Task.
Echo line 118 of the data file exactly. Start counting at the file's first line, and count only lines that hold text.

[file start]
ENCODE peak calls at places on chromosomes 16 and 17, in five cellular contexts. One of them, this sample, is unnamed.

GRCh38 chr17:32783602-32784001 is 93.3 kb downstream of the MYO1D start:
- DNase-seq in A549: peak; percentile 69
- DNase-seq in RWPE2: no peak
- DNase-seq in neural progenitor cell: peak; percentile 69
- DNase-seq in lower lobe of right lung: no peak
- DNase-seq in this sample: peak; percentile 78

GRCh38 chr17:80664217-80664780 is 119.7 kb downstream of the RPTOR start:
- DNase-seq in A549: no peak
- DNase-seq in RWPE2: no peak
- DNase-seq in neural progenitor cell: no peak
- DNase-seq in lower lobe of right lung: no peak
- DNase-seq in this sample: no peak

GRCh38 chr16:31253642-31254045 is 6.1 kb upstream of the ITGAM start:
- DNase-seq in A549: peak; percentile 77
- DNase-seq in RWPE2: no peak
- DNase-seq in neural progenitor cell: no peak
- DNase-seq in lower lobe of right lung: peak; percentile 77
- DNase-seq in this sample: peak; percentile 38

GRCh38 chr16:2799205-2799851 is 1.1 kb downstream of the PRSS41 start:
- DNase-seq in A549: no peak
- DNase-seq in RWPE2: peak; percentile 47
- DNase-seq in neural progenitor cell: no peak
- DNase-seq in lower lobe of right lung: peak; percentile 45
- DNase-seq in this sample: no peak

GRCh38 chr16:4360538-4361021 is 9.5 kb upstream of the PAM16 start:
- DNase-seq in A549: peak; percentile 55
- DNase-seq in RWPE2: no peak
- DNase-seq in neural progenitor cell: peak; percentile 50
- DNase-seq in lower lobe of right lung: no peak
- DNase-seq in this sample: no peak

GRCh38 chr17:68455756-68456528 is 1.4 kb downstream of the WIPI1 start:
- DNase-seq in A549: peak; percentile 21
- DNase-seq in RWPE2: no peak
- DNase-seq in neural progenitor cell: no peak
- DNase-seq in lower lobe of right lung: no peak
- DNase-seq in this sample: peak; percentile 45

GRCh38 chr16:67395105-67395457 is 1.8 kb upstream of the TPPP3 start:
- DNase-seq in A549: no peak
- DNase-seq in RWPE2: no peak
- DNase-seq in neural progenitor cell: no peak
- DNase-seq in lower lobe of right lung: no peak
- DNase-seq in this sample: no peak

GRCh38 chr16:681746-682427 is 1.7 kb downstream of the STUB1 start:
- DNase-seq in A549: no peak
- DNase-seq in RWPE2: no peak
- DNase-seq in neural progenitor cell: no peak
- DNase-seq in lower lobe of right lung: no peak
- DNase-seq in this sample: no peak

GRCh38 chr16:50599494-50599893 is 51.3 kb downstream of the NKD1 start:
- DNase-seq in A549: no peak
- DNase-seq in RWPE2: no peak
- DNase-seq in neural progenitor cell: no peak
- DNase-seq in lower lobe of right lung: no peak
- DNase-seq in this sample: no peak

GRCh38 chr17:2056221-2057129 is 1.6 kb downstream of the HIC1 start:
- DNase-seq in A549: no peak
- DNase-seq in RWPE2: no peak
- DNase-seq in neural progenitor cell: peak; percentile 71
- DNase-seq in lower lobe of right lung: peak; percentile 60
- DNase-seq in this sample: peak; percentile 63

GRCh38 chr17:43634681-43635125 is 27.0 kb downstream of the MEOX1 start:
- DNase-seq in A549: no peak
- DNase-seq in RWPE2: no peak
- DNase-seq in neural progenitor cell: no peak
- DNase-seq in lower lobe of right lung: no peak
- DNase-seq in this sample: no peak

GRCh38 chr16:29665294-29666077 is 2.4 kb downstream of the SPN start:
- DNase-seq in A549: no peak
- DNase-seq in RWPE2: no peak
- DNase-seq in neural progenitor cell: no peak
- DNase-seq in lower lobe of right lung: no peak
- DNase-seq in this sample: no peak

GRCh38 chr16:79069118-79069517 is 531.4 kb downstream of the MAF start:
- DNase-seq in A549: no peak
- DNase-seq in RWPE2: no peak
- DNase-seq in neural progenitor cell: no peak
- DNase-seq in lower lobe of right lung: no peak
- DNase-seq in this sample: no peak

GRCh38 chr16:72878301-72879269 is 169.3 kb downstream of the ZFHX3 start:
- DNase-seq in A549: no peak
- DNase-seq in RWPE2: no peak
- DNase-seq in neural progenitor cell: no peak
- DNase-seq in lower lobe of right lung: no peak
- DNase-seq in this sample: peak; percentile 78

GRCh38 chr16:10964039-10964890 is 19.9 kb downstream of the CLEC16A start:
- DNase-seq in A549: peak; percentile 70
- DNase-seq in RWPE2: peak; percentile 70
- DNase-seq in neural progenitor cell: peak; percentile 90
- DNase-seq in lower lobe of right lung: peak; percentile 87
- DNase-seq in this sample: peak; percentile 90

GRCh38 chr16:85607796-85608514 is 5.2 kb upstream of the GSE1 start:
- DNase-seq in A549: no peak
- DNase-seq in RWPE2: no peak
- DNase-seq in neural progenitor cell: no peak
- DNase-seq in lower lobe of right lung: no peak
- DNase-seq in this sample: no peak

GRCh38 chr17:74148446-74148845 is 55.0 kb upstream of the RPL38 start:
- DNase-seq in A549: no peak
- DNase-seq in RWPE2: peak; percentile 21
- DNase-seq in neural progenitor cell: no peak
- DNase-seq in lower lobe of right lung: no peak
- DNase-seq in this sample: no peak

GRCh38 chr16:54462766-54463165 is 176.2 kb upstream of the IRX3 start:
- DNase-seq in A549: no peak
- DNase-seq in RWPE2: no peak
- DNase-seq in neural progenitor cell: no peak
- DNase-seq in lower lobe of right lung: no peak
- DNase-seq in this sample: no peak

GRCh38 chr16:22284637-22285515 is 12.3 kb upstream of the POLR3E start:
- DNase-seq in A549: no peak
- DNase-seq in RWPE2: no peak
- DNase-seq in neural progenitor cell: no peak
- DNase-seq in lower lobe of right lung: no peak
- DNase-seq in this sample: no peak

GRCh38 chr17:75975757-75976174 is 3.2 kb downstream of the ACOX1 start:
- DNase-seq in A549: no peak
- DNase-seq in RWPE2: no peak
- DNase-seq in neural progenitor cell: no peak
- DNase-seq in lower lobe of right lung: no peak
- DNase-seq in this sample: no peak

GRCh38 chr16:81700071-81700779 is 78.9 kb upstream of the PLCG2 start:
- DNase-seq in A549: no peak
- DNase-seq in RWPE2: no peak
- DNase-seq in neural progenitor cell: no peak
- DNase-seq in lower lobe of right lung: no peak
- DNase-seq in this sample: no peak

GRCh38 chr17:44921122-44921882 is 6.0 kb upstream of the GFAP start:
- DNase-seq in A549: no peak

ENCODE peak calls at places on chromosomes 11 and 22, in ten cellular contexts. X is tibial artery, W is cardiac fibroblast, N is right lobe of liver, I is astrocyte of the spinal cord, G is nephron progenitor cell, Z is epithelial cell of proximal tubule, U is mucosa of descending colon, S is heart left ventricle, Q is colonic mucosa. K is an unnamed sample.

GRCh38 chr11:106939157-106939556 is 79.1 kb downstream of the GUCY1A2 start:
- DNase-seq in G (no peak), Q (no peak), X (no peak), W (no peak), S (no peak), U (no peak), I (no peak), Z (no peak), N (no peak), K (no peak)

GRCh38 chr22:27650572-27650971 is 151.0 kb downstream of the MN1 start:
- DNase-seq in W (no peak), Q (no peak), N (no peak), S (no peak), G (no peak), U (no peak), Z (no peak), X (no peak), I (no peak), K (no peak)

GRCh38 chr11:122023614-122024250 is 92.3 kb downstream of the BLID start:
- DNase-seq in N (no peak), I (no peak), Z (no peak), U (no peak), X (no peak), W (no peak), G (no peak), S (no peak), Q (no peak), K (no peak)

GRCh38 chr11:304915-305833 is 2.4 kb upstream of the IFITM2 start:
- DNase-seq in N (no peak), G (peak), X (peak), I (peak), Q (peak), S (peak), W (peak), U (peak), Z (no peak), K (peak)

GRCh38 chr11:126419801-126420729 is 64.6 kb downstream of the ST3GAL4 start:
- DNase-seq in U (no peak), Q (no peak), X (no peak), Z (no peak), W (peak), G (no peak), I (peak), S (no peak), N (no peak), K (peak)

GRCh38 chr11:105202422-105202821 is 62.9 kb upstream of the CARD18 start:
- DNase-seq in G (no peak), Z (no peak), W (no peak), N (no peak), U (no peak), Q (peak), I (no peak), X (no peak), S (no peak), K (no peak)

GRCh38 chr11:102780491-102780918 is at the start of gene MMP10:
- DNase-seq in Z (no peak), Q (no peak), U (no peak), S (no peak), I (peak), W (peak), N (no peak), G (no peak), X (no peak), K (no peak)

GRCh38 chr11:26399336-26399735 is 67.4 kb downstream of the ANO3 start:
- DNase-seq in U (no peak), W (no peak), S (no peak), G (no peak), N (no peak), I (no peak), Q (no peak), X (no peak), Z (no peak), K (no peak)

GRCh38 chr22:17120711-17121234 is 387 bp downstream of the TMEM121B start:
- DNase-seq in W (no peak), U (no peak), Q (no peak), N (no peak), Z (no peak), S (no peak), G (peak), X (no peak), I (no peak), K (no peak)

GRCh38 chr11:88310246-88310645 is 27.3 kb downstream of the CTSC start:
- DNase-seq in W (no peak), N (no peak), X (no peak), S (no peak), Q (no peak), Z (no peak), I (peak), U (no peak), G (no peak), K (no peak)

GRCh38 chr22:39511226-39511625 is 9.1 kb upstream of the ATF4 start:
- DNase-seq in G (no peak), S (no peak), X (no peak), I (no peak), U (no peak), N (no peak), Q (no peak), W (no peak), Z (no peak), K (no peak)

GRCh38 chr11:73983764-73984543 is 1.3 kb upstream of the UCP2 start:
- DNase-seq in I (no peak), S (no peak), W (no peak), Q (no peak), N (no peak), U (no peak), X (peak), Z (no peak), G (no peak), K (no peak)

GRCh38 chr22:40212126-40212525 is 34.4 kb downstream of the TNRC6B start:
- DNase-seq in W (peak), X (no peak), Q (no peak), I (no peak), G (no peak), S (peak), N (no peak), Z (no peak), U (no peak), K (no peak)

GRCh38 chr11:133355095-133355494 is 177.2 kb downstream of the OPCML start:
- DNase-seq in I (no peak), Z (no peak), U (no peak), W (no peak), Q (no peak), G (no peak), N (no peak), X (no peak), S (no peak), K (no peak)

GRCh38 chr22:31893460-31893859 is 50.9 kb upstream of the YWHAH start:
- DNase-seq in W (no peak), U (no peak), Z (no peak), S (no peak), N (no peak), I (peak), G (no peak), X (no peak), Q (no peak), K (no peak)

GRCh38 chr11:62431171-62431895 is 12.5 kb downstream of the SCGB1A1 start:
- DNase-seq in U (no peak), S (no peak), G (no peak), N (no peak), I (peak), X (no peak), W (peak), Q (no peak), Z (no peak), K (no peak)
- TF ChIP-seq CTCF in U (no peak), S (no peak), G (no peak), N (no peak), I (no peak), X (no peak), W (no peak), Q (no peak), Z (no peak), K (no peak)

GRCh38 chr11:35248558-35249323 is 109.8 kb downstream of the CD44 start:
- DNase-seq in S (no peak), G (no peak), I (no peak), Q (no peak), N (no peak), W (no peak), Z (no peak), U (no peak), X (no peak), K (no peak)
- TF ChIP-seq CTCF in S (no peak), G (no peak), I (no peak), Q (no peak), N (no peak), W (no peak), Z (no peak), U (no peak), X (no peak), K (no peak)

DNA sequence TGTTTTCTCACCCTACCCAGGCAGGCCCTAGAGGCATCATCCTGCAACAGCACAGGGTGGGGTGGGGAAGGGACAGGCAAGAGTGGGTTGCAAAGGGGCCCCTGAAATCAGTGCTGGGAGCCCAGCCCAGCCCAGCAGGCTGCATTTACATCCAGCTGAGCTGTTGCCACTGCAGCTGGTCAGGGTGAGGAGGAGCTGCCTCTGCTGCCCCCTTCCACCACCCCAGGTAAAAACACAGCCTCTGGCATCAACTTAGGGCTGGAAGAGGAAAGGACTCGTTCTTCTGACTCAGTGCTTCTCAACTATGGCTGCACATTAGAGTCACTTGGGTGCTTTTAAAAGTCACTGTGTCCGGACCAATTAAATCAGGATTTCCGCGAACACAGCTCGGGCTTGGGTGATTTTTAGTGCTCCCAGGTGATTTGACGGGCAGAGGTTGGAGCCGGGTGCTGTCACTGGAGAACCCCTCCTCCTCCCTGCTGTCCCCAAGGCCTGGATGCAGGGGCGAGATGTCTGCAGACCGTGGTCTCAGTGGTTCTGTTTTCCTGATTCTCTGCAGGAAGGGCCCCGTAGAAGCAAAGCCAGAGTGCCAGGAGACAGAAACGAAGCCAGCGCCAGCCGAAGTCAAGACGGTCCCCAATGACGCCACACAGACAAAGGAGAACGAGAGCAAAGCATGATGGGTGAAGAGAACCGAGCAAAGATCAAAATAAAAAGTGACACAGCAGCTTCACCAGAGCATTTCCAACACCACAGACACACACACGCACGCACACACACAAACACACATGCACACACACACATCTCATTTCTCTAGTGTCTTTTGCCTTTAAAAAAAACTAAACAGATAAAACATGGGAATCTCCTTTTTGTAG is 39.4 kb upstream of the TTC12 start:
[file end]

- DNase-seq in RWPE2: no peak